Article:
We get visitors of all kinds at the Spinnery. This week we enjoyed visits from members of the Greater Boston Knitting Guild for a tour of our mill; and several fiber producers such as our friends Andrea Colyer of Greenwood Hill Farm and Bambi Freeman of Sterling Brook Farm who dropped off wool that will soon be spun into luscious skeins.
This week we also were very grateful for a visit from Rob Davis, a longtime friend of the Spinnery who has provided invaluable help over the years keeping our production line humming along nicely.
Many visitors to our mill are curious about how we keep our antique machines in running order. And we often tell them that yankee ingenuity, duct tape and baling wire have served us very well for decades. Since this machinery is no longer being manufactured, finding replacement parts can be tricky. Laurie, who runs the card, has learned over the years how to make use of parts from other machines to keep things running smoothly. Our carding machine now includes parts and belts from tractors, motorcycles and old elevators.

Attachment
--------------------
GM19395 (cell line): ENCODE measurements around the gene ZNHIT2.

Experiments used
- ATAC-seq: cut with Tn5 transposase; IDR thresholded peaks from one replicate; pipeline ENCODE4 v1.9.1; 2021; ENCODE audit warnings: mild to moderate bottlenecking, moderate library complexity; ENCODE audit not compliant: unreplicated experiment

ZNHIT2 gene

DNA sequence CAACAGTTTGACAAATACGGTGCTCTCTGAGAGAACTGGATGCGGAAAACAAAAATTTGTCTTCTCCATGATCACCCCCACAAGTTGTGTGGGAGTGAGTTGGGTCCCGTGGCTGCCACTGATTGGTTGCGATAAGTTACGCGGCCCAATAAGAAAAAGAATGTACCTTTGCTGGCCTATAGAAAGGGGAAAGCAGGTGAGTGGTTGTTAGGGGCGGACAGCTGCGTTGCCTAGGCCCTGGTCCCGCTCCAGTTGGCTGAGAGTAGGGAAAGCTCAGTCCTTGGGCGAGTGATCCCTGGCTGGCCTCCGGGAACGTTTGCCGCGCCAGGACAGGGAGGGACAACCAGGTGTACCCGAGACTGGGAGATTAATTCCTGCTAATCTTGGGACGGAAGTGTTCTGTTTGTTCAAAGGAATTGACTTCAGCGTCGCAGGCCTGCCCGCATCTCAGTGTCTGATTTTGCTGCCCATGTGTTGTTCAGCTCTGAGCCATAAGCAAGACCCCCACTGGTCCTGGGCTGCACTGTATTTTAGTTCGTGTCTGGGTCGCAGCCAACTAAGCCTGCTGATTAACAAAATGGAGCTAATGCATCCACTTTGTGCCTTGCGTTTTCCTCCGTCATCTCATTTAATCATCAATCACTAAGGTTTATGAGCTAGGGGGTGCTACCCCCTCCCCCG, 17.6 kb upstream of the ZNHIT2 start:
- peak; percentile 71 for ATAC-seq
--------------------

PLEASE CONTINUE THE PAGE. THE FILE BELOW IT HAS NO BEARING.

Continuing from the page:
We process fiber in a sequence that runs from organic to non-organic and light to dark, concluding with color. We process about 250 pounds of fiber a week; and once we’ve carded approximately 2500 pounds, we pull the carding machine apart for a very thorough cleaning. This allows us to ensure that when we restart production with organic and light wool, the carding machine is as pristine as we can make it.
This week, we disassembled our carding machine for a more elaborate repair. We decided that it was time to replace the leather belts that “cut” the fine woolen network that comes off the last roll of the card into the strands that become our pencil roving. The last time we swapped out these belts was over eight years ago.
As you can see, it was a messy job; and one that took about four days to complete.
The machine is now ready to get back to business and we couldn’t have done it without the help of our friend Rob Davis. He worked for many years at D&T Spinning in Ludlow, VT where he ran eight carding frames similar to ours that produced (of all things) the woolen windings that went into baseballs. Rob knows these machines inside and out, and has regularly come out of retirement for the day to provide us with help.
We are grateful to all of the members of our little fiber community that make our jobs so lively and allow us to make such wonderful yarn. We hope that you’ll have a chance in the near future to stop on by and share in the fun.